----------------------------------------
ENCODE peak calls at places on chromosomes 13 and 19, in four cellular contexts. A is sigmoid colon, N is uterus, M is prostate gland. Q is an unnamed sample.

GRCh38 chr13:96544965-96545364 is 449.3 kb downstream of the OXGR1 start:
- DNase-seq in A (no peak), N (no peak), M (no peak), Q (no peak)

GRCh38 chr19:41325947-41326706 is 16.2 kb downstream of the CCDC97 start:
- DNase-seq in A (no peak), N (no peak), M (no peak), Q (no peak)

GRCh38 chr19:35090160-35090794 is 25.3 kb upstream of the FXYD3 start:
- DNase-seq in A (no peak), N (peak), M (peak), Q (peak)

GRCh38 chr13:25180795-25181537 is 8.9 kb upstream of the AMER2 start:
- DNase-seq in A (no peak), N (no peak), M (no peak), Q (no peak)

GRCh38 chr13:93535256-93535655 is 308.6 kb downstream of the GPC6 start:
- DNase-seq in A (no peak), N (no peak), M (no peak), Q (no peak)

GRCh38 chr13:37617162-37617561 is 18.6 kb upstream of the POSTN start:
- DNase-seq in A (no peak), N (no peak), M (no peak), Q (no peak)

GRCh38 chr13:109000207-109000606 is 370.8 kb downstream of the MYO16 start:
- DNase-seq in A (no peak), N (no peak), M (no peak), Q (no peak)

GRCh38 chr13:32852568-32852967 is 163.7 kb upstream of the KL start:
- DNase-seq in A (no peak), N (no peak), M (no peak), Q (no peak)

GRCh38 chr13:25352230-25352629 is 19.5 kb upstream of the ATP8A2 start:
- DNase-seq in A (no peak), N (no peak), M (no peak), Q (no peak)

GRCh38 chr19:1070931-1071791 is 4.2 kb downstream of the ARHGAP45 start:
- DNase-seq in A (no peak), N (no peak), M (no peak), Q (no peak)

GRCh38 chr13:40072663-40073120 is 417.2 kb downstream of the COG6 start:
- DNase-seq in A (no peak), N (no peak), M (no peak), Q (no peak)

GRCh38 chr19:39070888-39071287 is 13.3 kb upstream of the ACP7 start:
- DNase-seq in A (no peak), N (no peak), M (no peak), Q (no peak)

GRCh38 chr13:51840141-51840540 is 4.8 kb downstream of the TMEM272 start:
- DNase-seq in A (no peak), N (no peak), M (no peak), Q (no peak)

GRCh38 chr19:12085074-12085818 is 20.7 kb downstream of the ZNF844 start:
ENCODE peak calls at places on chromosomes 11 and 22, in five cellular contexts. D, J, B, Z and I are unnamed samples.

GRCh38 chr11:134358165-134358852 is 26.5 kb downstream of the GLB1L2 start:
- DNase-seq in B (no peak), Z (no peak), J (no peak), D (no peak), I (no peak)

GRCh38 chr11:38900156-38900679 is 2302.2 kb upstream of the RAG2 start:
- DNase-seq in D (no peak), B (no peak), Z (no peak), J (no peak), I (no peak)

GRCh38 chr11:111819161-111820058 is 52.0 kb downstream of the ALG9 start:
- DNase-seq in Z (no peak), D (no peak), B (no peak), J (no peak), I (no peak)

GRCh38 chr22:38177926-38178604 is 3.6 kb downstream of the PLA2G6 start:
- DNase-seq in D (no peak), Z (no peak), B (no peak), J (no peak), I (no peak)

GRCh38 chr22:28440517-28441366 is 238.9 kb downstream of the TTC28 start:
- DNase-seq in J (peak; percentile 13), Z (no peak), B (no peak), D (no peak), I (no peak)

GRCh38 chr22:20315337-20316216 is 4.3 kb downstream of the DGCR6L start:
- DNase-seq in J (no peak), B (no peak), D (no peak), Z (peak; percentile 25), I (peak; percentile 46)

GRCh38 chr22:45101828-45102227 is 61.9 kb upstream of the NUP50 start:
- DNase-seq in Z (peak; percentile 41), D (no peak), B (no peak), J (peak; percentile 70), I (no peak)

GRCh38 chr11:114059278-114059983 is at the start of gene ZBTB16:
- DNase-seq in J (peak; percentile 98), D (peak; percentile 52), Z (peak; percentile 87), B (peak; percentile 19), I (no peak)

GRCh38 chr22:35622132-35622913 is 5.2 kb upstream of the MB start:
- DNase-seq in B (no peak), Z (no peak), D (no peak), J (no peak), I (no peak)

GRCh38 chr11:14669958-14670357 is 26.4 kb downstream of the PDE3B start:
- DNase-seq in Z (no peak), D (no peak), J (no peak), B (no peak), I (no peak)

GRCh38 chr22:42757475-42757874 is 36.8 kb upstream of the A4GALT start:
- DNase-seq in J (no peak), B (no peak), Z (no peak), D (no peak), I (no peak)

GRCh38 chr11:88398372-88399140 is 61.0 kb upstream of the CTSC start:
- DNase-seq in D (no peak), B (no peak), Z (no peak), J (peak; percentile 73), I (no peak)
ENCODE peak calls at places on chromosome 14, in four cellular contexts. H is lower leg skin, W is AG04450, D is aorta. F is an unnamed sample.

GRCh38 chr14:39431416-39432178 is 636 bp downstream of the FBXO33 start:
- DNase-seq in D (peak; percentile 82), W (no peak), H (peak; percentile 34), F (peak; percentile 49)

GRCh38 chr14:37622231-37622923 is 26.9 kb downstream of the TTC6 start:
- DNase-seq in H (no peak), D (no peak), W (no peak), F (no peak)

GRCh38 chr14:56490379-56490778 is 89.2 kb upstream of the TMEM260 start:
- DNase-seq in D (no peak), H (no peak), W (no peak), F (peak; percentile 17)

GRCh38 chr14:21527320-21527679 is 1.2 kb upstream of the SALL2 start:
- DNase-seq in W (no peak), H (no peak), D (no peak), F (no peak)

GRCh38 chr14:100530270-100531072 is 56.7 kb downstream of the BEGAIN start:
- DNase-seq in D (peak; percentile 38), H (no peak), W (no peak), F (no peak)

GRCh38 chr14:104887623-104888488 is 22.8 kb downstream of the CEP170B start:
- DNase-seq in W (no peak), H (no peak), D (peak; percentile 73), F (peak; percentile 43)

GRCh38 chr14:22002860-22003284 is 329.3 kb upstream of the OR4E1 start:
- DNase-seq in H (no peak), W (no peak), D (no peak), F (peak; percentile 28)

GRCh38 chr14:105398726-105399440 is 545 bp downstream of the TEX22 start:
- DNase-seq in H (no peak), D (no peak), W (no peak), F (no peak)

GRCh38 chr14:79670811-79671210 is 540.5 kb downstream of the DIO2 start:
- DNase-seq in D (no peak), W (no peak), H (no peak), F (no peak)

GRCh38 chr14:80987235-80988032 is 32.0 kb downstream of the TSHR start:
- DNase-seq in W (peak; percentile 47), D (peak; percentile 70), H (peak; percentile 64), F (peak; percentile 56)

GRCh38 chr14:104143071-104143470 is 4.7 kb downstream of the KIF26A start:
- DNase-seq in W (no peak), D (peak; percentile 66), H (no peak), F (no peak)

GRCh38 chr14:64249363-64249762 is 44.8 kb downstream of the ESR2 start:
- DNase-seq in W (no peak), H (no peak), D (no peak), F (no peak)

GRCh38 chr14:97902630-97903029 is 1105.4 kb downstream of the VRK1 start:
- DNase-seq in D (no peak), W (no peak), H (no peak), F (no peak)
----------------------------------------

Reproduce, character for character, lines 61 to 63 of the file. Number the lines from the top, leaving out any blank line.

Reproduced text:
GRCh38 chr14:21527320-21527679 is 1.2 kb upstream of the SALL2 start:
- DNase-seq in W (no peak), H (no peak), D (no peak), F (no peak)

GRCh38 chr14:100530270-100531072 is 56.7 kb downstream of the BEGAIN start: